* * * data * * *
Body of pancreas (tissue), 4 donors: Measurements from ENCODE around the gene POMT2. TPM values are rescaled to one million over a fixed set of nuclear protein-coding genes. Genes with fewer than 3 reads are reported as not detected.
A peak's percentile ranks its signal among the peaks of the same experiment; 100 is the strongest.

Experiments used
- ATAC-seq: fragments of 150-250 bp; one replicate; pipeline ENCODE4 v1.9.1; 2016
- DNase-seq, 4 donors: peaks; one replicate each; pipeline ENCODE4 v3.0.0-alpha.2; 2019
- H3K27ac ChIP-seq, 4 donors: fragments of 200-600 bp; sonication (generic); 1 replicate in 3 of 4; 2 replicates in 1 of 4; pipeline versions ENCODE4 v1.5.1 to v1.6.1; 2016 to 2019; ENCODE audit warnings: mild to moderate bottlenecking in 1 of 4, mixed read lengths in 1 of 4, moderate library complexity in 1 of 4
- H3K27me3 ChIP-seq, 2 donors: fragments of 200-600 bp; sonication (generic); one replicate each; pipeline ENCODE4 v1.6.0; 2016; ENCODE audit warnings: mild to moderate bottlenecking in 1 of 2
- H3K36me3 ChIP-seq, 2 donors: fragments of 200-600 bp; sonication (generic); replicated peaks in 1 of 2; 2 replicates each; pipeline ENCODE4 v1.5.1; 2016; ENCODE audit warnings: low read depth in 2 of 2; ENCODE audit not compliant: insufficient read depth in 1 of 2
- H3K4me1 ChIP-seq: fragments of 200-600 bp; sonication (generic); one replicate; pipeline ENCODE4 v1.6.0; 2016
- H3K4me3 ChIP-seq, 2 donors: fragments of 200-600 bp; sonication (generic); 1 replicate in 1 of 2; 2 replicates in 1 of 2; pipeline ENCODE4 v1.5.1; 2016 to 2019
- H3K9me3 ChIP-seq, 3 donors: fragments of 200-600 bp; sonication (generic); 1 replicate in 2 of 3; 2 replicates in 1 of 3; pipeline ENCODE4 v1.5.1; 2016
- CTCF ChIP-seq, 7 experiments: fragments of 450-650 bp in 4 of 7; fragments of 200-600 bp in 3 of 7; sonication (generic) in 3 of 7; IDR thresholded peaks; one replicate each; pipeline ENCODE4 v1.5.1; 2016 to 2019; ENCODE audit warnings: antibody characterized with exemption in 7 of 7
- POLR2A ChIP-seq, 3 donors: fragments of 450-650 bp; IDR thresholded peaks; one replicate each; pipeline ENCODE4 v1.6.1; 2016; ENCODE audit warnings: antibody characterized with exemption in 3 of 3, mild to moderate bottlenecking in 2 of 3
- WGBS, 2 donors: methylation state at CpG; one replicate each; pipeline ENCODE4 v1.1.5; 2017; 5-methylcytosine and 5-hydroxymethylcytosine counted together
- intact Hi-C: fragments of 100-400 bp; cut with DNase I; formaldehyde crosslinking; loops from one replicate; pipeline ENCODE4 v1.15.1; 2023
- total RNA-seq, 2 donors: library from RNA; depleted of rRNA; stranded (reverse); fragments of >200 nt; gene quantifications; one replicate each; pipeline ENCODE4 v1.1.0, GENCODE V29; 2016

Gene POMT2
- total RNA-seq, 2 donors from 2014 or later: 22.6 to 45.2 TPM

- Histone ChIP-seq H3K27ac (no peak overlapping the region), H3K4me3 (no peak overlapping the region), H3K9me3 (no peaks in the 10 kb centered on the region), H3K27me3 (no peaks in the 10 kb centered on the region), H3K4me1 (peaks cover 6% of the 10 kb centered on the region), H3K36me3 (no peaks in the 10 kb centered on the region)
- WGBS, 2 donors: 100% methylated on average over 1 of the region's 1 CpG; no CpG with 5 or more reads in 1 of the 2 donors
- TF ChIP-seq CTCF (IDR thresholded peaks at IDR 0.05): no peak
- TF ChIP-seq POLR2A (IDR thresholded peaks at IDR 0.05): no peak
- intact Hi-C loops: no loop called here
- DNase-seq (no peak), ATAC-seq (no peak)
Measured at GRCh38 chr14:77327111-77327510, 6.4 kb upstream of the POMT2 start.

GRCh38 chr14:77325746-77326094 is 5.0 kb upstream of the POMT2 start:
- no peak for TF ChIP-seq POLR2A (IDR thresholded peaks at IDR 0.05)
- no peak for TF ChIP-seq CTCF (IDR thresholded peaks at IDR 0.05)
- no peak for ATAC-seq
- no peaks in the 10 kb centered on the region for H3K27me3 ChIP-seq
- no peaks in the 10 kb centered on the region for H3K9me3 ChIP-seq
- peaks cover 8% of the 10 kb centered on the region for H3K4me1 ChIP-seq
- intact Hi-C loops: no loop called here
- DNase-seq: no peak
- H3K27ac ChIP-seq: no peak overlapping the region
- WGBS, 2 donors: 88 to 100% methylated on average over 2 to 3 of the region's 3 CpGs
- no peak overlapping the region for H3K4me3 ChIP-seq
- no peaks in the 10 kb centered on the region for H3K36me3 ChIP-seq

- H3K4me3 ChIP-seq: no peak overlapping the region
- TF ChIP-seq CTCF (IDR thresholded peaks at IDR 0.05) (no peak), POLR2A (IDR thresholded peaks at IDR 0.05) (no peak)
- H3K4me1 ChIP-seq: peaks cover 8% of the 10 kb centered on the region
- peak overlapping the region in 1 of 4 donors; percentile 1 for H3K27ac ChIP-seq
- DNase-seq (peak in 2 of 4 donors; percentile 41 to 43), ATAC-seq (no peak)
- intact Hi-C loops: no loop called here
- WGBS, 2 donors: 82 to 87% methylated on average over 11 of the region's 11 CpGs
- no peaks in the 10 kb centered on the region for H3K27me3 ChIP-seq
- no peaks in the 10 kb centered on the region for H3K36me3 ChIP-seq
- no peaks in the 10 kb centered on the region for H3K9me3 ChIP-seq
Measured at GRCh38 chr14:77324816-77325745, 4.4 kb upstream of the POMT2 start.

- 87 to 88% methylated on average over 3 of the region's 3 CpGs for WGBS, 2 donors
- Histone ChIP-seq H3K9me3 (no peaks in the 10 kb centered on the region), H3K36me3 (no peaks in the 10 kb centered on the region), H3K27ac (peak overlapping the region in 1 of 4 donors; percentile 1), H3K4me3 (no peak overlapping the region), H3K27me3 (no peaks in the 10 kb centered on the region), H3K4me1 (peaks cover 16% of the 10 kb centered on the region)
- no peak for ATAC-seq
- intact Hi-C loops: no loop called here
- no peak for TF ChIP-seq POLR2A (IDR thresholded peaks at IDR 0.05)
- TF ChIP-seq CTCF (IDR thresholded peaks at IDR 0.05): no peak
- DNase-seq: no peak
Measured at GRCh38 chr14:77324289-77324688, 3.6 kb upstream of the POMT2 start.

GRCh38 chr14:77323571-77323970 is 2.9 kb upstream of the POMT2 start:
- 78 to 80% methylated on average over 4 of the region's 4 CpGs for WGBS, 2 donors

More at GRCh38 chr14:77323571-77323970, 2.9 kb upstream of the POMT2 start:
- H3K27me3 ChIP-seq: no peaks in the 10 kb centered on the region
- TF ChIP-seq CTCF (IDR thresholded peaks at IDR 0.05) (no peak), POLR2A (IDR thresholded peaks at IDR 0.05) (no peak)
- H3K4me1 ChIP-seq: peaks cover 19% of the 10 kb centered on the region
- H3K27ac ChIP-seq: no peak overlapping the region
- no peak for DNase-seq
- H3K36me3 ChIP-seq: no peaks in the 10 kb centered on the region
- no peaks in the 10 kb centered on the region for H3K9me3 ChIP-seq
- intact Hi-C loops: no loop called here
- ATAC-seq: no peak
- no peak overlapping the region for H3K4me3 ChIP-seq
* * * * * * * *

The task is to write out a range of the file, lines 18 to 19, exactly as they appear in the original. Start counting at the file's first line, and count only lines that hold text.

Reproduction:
- total RNA-seq, 2 donors from 2014 or later: 22.6 to 45.2 TPM

- Histone ChIP-seq H3K27ac (no peak overlapping the region), H3K4me3 (no peak overlapping the region), H3K9me3 (no peaks in the 10 kb centered on the region), H3K27me3 (no peaks in the 10 kb centered on the region), H3K4me1 (peaks cover 6% of the 10 kb centered on the region), H3K36me3 (no peaks in the 10 kb centered on the region)